Event held on highway quite a trip; Road: About 7,500 people got a chance to see the Jones Falls Expressway without being in a car


Jasper Chisolm, 6 1/2, sat with his bicycle on a curb of West Cold Spring Lane yesterday morning, waiting to take to the highway.

Peering down the off-ramp from the northbound Jones Falls Expressway, he watched a steady flow of bicyclists, in-line skaters and walkers whizzing by him -- and wondered when it would be his turn.

"He's a little impatient," said his mother, Meg Chisolm of Roland Park, watching her son fidget with his bike helmet. "He can't wait to get on the JFX. Last year, he rode on a bicycle that carried two people -- but this year, he's riding his own."

The Chisolms were among an estimated 7,500 people who took part in the weekend-long Jones Falls Valley Celebration -- an event designed to focus attention on the waterway that runs through the heart of Baltimore. Most of the festival-goers ended up in the northbound lanes of the JFX, which was closed to motorists for four hours yesterday morning.

"We had such a great time last year, that we decided to come back again," Chisolm said. "You really can't see the city's landscape in a car. But if you are riding on a bike, you can slow down and get a better view."

Getting a better view of the Jones Falls -- as well as raising public awareness about the watershed -- is what organizers say they had in mind when they put together the first celebration last year.

"We want people to discover the beauty of the Jones Falls, despite the insults," said Michael Beer, founder of the Jones Falls Watershed Association -- the primary sponsor of the event. "Once they discover it, we believe that they will feel good about it and take a personal interest."

Rep. Benjamin L. Cardin, a Baltimore Democrat, who rode his bike down the JFX, began yesterday's festivities by telling an assembled crowd that he managed to secure federal transportation funds to create a scenic trail along the Jones Falls that would run from Druid Hill Park to Penn Station.

Activists hope that the trail will one day be extended, stretching from Stony Run to the Inner Harbor.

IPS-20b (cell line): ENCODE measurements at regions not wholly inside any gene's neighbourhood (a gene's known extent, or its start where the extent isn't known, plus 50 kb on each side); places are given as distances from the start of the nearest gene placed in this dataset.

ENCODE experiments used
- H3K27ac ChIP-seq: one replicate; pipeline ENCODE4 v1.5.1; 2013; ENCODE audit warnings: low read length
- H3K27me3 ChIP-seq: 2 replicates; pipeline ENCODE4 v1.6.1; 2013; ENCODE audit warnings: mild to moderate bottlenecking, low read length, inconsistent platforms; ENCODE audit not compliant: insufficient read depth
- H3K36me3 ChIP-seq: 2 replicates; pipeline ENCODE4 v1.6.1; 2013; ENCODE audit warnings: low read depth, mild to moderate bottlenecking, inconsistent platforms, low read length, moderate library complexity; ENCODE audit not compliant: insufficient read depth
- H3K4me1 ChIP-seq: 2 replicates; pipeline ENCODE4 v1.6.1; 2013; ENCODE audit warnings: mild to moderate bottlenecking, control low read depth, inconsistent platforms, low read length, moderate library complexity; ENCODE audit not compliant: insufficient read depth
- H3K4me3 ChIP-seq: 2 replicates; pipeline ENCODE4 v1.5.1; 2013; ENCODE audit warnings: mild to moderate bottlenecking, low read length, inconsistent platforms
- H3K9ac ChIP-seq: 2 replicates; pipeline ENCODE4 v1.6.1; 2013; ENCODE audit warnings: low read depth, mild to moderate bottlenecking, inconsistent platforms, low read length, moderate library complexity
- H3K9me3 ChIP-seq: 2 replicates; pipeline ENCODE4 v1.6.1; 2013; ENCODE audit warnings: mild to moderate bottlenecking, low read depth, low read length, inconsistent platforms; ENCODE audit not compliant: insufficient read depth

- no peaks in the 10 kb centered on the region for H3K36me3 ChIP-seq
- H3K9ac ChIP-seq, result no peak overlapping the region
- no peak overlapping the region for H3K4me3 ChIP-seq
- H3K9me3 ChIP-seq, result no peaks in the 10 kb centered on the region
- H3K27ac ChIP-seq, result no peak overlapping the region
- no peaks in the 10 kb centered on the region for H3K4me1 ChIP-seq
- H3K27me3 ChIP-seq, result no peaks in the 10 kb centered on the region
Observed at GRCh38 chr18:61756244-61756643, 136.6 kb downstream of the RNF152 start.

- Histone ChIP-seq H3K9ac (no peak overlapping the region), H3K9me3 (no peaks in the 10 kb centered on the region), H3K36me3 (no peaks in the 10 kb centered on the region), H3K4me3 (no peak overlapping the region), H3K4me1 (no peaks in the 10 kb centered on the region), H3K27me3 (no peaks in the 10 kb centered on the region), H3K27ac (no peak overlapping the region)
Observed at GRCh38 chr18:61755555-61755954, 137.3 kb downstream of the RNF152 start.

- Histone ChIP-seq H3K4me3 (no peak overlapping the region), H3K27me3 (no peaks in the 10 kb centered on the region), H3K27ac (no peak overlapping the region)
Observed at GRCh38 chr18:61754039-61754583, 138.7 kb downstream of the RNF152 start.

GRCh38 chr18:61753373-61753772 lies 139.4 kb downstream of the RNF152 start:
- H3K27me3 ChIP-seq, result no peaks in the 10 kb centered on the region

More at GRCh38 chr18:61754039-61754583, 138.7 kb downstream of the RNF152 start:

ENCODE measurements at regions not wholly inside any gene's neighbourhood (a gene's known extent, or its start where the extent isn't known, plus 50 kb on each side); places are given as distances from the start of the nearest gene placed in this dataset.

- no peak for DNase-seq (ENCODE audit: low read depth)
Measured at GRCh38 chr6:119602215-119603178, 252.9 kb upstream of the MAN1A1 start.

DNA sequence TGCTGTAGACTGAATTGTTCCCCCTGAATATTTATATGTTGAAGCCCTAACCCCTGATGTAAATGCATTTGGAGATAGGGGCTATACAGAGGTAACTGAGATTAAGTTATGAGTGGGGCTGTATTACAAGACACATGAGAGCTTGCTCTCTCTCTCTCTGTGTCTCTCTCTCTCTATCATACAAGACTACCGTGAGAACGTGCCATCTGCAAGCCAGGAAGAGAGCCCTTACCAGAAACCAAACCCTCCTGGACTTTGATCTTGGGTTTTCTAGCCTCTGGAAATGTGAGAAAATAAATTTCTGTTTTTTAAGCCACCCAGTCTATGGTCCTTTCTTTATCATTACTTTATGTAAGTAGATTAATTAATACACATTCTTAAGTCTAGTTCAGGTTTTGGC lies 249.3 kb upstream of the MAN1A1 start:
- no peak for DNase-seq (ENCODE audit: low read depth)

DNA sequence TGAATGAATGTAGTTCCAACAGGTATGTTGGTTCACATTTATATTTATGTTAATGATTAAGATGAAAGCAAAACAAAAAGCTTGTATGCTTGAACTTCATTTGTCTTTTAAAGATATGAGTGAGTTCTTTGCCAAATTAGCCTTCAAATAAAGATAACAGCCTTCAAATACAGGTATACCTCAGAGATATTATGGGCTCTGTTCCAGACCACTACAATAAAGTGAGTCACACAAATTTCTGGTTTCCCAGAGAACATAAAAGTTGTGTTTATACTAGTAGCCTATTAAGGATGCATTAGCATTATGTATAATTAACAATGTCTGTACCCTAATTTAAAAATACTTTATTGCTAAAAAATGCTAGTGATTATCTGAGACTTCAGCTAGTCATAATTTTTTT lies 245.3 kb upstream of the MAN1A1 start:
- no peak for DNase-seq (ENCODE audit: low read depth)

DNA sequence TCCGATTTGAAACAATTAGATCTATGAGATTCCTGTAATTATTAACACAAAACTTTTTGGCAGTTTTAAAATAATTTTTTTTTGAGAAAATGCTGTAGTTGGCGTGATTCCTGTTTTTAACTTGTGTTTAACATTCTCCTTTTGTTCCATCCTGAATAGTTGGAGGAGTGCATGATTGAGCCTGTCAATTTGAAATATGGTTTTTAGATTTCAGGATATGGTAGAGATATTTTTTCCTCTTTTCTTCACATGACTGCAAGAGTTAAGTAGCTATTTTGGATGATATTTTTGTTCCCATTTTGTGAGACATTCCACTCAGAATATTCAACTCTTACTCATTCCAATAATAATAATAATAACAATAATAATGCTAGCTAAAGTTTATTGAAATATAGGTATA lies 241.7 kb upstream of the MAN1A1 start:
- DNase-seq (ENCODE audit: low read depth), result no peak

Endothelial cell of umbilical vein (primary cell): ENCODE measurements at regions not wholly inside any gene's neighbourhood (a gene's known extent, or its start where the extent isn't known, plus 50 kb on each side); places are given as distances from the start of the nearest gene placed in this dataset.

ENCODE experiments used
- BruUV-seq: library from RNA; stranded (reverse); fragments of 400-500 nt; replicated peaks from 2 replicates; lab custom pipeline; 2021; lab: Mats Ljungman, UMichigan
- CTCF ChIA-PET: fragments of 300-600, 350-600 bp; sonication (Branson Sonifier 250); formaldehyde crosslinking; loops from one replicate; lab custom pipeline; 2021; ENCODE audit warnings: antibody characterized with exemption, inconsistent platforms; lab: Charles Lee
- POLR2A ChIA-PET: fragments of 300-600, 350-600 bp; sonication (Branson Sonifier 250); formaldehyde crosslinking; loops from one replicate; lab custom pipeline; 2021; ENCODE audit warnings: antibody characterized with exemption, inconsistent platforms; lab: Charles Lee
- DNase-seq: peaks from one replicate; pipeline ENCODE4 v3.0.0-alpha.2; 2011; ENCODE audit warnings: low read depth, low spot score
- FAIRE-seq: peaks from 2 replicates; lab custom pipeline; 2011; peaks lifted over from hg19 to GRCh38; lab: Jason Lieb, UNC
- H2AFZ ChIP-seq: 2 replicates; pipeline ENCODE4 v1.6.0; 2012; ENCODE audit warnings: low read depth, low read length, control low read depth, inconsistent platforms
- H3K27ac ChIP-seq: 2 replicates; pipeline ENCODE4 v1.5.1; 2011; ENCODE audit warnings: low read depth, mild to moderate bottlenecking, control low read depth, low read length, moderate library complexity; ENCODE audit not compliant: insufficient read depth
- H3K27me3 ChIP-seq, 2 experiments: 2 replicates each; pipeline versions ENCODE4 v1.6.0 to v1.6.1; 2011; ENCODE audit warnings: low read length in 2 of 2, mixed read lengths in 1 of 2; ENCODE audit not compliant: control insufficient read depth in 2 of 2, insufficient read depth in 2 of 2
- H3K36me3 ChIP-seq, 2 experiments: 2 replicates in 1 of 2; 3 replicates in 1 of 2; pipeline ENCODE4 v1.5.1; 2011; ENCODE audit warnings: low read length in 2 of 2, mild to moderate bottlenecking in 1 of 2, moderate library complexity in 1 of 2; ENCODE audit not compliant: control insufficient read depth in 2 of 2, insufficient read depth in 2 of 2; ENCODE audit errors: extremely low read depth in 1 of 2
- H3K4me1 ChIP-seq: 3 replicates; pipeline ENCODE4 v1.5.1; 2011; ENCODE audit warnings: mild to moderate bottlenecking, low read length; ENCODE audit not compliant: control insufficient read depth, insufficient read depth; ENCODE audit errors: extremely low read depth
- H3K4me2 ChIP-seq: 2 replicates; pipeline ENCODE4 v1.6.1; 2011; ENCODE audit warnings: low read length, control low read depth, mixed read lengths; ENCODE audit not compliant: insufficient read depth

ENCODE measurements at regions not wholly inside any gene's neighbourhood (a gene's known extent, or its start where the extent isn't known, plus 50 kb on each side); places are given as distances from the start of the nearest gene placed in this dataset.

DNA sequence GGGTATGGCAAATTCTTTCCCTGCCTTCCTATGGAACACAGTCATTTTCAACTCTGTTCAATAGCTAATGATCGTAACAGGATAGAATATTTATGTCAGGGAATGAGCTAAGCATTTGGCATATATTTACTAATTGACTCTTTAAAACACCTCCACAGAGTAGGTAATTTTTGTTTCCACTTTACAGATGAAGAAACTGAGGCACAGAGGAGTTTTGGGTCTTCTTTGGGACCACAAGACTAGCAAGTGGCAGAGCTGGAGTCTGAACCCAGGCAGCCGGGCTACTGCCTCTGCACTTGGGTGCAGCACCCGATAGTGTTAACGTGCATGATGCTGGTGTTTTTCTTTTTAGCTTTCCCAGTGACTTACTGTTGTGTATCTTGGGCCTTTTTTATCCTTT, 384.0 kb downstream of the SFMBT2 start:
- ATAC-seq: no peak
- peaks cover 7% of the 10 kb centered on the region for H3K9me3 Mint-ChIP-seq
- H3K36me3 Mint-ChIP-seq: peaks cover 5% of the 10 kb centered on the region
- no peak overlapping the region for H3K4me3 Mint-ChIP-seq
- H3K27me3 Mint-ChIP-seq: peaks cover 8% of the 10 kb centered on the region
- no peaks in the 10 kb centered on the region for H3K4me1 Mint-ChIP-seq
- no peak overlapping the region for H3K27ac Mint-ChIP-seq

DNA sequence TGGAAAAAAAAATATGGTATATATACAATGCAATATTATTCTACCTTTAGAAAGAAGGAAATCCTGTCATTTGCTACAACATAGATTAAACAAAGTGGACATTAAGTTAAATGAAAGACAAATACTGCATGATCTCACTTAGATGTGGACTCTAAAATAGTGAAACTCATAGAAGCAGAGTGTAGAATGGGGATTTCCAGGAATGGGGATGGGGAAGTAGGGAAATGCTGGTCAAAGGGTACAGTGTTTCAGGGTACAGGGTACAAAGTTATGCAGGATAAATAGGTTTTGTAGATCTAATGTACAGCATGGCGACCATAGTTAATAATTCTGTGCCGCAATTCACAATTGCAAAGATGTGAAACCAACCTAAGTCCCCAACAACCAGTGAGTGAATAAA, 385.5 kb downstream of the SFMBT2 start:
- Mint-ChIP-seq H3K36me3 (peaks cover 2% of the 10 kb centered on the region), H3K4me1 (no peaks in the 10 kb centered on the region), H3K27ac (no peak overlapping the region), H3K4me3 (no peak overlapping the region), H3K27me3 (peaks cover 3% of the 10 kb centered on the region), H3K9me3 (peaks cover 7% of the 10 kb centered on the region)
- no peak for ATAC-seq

"The idea will be that parents can get on their bikes with their kids and ride to the Children's Museum and back," said Debbie Diehl, chairman of the Midtown Community Benefits District, a co-sponsor of yesterday's event. "When this happens, it'll be wonderful." Beer and other activists called on city and state officials to allocate more funds to restore Jones Falls Valley.

"The Jones Falls has been neglected," Beer said.

Last year, a crew of volunteers led by Beer's group began hauling garbage and debris from the river every month.

"Our volunteers come with a pair of gloves and we put them to work," said Elspeth Wheeler, a member of the Jones Falls Watershed Association. "We think it's really important to care for our bank and river."

The cleanup suffered a setback last week, when 24 million gallons of raw sewage spilled into the waterway -- the result of a power outage brought on by Hurricane Floyd -- before city workers stopped the flow Saturday by repairing a pumping station in Hampden.

The incident did little to dampen the spirits of those who turned out yesterday to celebrate the Jones Falls.

Marlin Ballard, 42, ended up on the expressway yesterday juggling Indian pins while on in-line skates.

"This is just lots of fun," Ballard said. "It's great for the city."

Festivities over and under

Aside from the JFX closure, other activities were set up near the Jones Falls yesterday.

Along parts of Wyman Park Drive, nature walks, a scavenger hunt and rock climbing dominated a slew of activities.

Tony Hairston bought his son Makala, 8, to the festivities to view the exhibits and find a space for him to skate.

"As I learn more, my son learns more," Hairston said. "This event gives us both a chance to learn about the wetlands, the ecosystems, transportation systems -- it's very helpful."

Some motorists say they were upset that closing the northbound lanes of JFX between 8 a.m to noon -- in addition to traffic caused by the Ravens' game -- snarled traffic for miles.

"It makes no sense to close JFX," said Phillip Wallace, a motorist who was turned away by police while trying to enter the expressway from West Cold Spring Lane. "This is a nightmare. No one knows where to go."

But police reported no major problems.

City in favor of event

Mayor Kurt L. Schmoke said that he didn't hesitate last year when first asked to close the expressway.

"This is really a partnership between the community and the city," Schmoke said. "Working together, we were able to make this day possible."

Area residents say much more needs to be done to protect the river.

"I think the city is reluctantly following the lead of the citizens in supporting this event," said Anneke Davis, 67, a 30-year city resident.

"What I want most is to see city money used to restore stream banks all across the city," Davis said. "You can't just ignore natural forces, and we certainly can't beat them -- we have to join forces with them."

Pub Date: 9/20/99

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